person headshot smiling
Kevin Nguyen

Four University of Hawaiʻi at Mānoa alumni were featured among the state’s top innovators under the age of 25 by Pacific Business News (PBN). The publication recognized six young entrepreneurs who are bucking the status quo in various technology sectors.

Kevin Nguyen

A 2019 communication graduate with a focus on information technology, Nguyen, 24, is the program assistant for UH Mānoa esports, one of the fastest growing organizations on campus. Under the guidance of Nguyen and Nyle Sky Kauweloa, a communication and information sciences PhD student and head of the UH Mānoa Esports Task Force in the College of Social Sciences, more than a dozen students assisted with tournament operations for four summer Overwatch League (OWL) tournaments and OWL’s playoffs and grand finals, which were all hosted by UH Mānoa.

Nguyen says while he has helped propel the esports program into the national spotlight, he still has a lot more he wants to get done.

“In the collegiate esports program, I want to create a pathway for students to get jobs,” Nguyen said. “We’re slowly getting there—one student got to work at Riot Games (a top esports publishing company) and another got to Valve (a major video game developer)—but I want to continue doing that. All this does is make me want to work harder. Although I got this award, I want to really prove it.”

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Austin Yoshino

Manaola Innovations presents using monitor
Manaola Innovations, led by Austin Yoshino, presented its project at the 2019 Summer Startup Launchpad.

Yoshino, 23, is the CEO and co-founder of Shaka Sports, a company creating an app for desktop and mobile devices for high school and youth athletes to have their games broadcast live via streaming video. The mechanical engineering graduate tells PBN that he played baseball at ​​ʻAiea High School and wants future athletes at his alma mater to have better opportunities to be seen by college recruiters.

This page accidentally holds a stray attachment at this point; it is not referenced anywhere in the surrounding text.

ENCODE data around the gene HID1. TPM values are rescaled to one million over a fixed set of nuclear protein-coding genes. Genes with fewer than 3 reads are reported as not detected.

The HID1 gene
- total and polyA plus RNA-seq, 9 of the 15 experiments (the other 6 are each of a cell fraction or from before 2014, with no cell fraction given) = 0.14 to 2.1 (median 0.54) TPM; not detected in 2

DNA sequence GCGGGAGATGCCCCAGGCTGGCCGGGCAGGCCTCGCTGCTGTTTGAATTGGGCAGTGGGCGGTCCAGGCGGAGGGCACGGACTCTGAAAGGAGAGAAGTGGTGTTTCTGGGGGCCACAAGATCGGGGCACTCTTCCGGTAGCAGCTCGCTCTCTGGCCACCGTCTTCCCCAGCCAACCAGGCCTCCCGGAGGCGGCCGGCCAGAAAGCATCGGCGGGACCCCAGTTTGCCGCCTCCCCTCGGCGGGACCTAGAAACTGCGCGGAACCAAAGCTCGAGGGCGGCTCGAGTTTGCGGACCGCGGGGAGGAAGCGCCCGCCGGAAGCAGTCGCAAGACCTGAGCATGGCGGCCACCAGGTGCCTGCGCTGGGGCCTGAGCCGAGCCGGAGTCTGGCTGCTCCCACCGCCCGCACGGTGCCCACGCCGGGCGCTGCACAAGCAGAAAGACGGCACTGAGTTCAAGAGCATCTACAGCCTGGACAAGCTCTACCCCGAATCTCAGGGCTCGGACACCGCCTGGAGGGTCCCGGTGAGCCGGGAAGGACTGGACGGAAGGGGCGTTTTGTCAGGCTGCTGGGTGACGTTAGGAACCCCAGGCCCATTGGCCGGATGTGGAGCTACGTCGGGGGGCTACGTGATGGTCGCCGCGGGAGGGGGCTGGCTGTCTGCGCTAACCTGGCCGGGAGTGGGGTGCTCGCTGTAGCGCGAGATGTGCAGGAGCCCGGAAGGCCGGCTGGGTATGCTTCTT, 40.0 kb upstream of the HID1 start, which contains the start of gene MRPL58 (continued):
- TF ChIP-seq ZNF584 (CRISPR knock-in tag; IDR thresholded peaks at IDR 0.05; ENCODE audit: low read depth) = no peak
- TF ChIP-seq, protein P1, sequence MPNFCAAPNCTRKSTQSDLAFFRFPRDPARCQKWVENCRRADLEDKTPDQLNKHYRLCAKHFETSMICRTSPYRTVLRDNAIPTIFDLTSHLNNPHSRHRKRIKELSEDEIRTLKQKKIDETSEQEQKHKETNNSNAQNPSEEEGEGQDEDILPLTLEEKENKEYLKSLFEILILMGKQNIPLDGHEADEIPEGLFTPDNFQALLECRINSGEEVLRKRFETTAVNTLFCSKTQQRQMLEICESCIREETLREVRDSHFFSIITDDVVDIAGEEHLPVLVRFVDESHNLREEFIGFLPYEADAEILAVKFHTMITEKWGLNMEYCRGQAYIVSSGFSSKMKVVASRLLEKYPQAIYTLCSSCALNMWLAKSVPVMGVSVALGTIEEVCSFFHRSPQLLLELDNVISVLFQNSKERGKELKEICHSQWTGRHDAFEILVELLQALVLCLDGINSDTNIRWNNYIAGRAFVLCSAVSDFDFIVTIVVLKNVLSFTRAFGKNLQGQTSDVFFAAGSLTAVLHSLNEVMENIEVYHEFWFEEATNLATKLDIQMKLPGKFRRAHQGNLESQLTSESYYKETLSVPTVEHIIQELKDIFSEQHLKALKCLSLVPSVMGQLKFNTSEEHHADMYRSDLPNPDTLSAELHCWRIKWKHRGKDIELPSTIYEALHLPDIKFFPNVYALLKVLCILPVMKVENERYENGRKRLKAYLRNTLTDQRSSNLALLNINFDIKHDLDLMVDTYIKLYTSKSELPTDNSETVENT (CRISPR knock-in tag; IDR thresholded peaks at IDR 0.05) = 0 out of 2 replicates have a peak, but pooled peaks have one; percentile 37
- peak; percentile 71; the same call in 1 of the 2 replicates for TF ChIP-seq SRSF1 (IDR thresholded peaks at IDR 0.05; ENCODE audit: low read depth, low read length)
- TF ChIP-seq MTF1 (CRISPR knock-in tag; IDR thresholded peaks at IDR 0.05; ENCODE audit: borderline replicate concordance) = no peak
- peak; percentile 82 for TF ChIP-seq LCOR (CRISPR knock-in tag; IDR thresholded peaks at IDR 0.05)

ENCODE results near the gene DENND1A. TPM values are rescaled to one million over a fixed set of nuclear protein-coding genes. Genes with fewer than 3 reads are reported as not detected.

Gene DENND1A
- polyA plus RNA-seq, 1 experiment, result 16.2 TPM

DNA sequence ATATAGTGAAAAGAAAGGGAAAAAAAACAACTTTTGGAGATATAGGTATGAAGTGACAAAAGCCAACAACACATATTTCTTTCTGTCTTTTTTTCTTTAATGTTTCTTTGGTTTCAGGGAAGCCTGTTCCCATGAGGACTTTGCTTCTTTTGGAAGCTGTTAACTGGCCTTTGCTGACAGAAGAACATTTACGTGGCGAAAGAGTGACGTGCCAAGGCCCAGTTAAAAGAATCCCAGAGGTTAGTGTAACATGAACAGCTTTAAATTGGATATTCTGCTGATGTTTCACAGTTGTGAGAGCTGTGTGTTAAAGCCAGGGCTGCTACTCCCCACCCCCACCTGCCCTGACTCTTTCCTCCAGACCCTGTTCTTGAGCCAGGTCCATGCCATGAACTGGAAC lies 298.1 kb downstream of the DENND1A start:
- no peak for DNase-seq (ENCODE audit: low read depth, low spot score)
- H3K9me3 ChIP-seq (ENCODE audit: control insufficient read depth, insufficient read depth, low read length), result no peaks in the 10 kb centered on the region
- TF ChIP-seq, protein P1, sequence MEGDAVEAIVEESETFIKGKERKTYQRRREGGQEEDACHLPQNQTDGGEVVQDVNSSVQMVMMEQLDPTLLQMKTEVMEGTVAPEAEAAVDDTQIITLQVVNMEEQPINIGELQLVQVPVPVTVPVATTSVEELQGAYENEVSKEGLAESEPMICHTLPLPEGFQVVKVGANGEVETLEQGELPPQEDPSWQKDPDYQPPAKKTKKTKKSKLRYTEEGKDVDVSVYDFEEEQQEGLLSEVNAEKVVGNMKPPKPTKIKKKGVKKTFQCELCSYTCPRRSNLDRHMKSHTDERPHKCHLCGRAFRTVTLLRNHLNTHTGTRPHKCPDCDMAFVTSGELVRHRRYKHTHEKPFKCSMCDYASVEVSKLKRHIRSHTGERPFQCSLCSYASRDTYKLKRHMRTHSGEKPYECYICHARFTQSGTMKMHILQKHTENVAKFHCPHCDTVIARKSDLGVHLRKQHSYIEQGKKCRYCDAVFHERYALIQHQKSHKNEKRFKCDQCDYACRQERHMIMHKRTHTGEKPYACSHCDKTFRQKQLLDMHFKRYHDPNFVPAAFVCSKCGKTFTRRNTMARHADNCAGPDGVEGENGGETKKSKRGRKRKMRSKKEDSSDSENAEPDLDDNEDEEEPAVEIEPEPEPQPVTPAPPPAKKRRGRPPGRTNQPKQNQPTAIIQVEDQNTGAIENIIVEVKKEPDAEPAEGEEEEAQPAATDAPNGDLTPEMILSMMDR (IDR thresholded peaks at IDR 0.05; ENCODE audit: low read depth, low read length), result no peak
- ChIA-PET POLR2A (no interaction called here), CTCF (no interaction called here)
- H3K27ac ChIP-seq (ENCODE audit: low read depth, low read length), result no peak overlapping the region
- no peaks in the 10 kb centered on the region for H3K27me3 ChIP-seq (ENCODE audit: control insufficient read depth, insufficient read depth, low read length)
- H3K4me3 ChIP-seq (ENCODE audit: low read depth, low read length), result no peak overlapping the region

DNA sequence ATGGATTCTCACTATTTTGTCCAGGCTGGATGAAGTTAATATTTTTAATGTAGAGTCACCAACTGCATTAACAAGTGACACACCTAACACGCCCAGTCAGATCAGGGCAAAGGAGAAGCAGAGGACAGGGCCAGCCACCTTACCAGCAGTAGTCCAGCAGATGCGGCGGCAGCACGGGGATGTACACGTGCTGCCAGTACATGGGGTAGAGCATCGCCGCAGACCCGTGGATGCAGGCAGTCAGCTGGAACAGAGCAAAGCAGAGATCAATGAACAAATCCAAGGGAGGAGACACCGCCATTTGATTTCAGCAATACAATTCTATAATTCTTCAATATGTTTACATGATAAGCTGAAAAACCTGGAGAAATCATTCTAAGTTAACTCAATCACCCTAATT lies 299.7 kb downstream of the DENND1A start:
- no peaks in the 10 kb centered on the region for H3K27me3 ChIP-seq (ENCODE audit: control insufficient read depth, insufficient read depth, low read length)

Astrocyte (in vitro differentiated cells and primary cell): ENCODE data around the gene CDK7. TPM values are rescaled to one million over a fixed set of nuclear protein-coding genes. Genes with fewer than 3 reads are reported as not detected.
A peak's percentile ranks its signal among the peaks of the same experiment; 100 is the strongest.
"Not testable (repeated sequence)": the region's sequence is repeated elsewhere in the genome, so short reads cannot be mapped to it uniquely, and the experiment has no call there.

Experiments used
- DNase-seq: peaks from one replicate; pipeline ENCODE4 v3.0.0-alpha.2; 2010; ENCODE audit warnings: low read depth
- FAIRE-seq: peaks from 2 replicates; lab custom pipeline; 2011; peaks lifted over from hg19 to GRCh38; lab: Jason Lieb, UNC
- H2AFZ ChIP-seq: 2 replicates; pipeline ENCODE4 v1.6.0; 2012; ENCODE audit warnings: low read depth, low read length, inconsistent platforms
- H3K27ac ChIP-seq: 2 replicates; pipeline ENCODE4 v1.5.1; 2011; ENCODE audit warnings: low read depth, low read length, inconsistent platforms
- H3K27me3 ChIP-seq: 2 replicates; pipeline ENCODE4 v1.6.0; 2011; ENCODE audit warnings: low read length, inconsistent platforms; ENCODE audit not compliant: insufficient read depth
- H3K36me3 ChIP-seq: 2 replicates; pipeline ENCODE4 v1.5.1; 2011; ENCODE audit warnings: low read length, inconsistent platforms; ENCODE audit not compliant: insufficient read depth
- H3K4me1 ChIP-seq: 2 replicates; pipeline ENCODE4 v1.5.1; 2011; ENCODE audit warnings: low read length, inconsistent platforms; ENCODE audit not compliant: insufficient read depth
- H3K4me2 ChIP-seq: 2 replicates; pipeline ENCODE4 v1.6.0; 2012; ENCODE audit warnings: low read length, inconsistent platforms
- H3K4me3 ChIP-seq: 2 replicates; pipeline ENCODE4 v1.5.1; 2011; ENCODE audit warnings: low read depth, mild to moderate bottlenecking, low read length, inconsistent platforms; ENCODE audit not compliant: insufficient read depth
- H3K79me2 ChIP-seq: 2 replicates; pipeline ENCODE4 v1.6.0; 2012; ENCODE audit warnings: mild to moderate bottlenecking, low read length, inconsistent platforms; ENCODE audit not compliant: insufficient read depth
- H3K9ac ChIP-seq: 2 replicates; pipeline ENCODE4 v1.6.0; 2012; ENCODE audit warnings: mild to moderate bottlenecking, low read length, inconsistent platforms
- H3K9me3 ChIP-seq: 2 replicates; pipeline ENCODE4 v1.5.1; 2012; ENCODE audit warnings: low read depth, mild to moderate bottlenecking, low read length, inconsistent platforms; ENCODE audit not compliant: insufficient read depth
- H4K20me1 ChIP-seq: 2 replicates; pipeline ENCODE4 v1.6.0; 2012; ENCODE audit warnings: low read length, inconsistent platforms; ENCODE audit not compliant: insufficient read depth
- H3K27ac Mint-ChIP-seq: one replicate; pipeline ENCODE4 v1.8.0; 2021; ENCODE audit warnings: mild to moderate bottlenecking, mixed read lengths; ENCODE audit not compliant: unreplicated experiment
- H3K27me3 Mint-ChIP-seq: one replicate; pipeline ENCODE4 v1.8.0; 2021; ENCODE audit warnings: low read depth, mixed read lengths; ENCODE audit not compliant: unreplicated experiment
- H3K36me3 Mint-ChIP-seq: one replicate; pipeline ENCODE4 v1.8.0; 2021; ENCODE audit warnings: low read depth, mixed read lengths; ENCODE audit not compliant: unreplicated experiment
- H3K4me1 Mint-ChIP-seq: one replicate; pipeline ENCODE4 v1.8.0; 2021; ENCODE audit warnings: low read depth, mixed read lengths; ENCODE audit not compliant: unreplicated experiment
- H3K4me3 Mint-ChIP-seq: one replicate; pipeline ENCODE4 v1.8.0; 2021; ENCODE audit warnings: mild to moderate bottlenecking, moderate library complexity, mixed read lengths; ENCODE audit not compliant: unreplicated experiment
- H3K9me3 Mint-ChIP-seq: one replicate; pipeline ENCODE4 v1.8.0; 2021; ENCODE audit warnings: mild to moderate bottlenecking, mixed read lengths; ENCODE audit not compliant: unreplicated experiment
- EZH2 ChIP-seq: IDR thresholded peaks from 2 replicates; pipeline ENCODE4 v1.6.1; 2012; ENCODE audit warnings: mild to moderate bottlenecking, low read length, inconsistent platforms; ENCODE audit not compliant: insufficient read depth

Yoshino also made headlines during his undergraduate career at UH Mānoa for a company he founded called Manaola Innovations, Inc. Inspired by his younger brother, Brandt, who has cerebral palsy, the company developed medical technology products including a technologically enhanced walking assistant device. Yoshino won several awards from the Pacific Asian Center for Entrepreneurship (PACE), and top honors in the Entrepreneurs’ Organization Hawaiʻi Global Student Entrepreneur Award competition.

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Lauren Pierce and Spencer VanDerKamp

Pierce and VanDerKamp, both 23, launched ReelFresh, a mobile app that connects small-scale fishermen directly to consumers. Its goal is to support Hawaiʻi fishermen while increasing consumer access to fresh, local seafood.

The pair came up with the idea and received a major funding boost as UH Mānoa students—Pierce majored in economics and VanDerKamp studied management information systems. They fished and sold their catch as a way to earn extra money while attending school. They sold directly to friends, but as their network spread and became more challenging to manage, they came up with the idea of a mobile app.

In 2020, they won third place in the UH Venture Competition hosted by PACE. The prize included a $2,500 cash award, and more than $8,000 in legal, marketing, design and startup support services. The next year, they were accepted into PACE’s Liftoff Advisors program, and received $10,000 to advance their venture, along with startup guidance from hand-selected advisors.

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This recognition serves as an example of UH Mānoa’s goals of Enhancing Student Success (PDF) and Excellence in Research: Advancing the Research and Creative Work Enterprise (PDF), two of four goals identified in the 2015–25 Strategic Plan (PDF), updated in December 2020.